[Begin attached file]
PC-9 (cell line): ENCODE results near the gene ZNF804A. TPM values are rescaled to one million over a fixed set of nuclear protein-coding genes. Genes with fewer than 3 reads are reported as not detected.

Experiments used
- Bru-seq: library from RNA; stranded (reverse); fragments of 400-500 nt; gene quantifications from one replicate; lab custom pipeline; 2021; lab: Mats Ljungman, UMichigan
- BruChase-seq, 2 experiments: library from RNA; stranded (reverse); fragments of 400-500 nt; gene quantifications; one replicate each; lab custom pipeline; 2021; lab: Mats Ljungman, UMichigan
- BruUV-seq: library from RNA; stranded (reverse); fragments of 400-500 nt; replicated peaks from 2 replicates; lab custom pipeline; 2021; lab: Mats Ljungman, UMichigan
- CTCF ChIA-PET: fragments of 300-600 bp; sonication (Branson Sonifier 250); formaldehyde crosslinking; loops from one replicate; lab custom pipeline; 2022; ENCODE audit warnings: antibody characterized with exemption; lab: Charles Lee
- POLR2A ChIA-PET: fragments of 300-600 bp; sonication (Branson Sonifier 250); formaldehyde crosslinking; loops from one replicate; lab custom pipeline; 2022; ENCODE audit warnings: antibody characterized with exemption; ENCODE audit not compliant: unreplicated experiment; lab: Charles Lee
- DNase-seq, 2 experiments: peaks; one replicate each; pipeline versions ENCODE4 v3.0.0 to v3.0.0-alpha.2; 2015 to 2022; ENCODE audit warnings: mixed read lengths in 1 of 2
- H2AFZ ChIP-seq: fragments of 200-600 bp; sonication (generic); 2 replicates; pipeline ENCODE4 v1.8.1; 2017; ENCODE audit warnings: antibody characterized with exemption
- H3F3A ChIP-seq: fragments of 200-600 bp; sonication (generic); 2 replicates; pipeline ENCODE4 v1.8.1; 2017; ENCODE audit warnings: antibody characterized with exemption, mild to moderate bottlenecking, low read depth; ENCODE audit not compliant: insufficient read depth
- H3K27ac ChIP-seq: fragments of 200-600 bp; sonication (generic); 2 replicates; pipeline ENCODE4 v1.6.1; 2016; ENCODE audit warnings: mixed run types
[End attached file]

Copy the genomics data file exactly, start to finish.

PC-9 (cell line): ENCODE results near the gene ZNF804A. TPM values are rescaled to one million over a fixed set of nuclear protein-coding genes. Genes with fewer than 3 reads are reported as not detected.

Experiments used
- Bru-seq: library from RNA; stranded (reverse); fragments of 400-500 nt; gene quantifications from one replicate; lab custom pipeline; 2021; lab: Mats Ljungman, UMichigan
- BruChase-seq, 2 experiments: library from RNA; stranded (reverse); fragments of 400-500 nt; gene quantifications; one replicate each; lab custom pipeline; 2021; lab: Mats Ljungman, UMichigan
- BruUV-seq: library from RNA; stranded (reverse); fragments of 400-500 nt; replicated peaks from 2 replicates; lab custom pipeline; 2021; lab: Mats Ljungman, UMichigan
- CTCF ChIA-PET: fragments of 300-600 bp; sonication (Branson Sonifier 250); formaldehyde crosslinking; loops from one replicate; lab custom pipeline; 2022; ENCODE audit warnings: antibody characterized with exemption; lab: Charles Lee
- POLR2A ChIA-PET: fragments of 300-600 bp; sonication (Branson Sonifier 250); formaldehyde crosslinking; loops from one replicate; lab custom pipeline; 2022; ENCODE audit warnings: antibody characterized with exemption; ENCODE audit not compliant: unreplicated experiment; lab: Charles Lee
- DNase-seq, 2 experiments: peaks; one replicate each; pipeline versions ENCODE4 v3.0.0 to v3.0.0-alpha.2; 2015 to 2022; ENCODE audit warnings: mixed read lengths in 1 of 2
- H2AFZ ChIP-seq: fragments of 200-600 bp; sonication (generic); 2 replicates; pipeline ENCODE4 v1.8.1; 2017; ENCODE audit warnings: antibody characterized with exemption
- H3F3A ChIP-seq: fragments of 200-600 bp; sonication (generic); 2 replicates; pipeline ENCODE4 v1.8.1; 2017; ENCODE audit warnings: antibody characterized with exemption, mild to moderate bottlenecking, low read depth; ENCODE audit not compliant: insufficient read depth
- H3K27ac ChIP-seq: fragments of 200-600 bp; sonication (generic); 2 replicates; pipeline ENCODE4 v1.6.1; 2016; ENCODE audit warnings: mixed run types